Now you are the body of Christ and individually members of it. (1 Cor 12:27)
For as in one body we have many members, and not all the members have the same function, so we, who are many, are one body in Christ, and individually we are members one of another. (Rom 12:4–5)
He who has the bride is the bridegroom. The friend of the bridegroom, who stands and hears him, rejoices greatly at the bridegroom’s voice. For this reason my joy has been fulfilled. (John 3:29)
He who loves his wife loves himself. For no one ever hates his own body, but he nourishes and tenderly cares for it, just as Christ does for the church, because we are members of his body. “For this reason a man will leave his father and mother and be joined to his wife, and the two will become one flesh.” This is a great mystery, and I am applying it to Christ and the church. (Eph 5:28–32)
The Pilgrim’s Path and Destination
The pilgrim People of God travel the path of the Cross of suffering and joy toward a heavenly banquet. (CCC 1344) The Catechism calls this “the goal of our journey here below.” (CCC 163) The road is illuminated by Christ and his Blessed Mother, a model of perfect obedience, “shows us the way” and is herself “the Sign” of the way. (CCC 2674)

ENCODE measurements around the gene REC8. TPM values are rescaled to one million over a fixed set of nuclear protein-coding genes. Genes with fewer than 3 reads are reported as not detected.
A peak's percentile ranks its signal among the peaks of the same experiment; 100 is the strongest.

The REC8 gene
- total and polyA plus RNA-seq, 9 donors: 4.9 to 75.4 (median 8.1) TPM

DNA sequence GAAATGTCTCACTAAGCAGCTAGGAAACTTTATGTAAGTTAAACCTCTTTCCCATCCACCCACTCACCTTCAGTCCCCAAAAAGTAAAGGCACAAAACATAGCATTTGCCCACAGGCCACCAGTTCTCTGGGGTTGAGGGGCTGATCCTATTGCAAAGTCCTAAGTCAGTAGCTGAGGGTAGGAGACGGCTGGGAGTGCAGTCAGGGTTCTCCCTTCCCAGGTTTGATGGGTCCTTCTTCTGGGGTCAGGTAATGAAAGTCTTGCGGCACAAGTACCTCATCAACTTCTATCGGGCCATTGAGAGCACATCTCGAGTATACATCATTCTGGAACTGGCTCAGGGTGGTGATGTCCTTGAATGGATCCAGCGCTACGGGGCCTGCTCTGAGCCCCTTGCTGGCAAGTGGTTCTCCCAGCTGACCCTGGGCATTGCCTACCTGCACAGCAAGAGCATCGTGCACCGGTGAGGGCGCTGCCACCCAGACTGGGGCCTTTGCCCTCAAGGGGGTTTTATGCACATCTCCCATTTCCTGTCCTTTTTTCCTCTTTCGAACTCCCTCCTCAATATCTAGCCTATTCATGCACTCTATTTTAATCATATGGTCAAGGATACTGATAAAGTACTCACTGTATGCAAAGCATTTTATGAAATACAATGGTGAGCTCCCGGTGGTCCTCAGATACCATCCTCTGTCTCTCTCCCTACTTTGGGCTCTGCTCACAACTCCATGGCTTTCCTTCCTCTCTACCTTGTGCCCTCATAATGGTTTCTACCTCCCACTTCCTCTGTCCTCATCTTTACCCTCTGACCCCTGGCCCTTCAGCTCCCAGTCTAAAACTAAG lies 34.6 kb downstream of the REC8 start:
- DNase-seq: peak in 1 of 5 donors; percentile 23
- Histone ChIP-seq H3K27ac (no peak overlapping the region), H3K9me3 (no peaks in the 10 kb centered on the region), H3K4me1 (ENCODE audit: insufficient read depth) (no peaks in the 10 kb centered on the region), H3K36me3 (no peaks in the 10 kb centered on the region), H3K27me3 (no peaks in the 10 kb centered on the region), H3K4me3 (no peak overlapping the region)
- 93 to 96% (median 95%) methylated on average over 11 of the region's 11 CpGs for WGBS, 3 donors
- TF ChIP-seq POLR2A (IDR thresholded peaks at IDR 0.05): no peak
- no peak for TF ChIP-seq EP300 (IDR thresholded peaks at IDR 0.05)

In [Mary] we contemplate what the Church already is in her mystery on her own “pilgrimage of faith,” and what she will be in the homeland at the end of her journey. There, “in the glory of the Most Holy and Undivided Trinity,” “in the communion of all the saints,” the Church is awaited by the one she venerates as Mother of her Lord and as her own mother.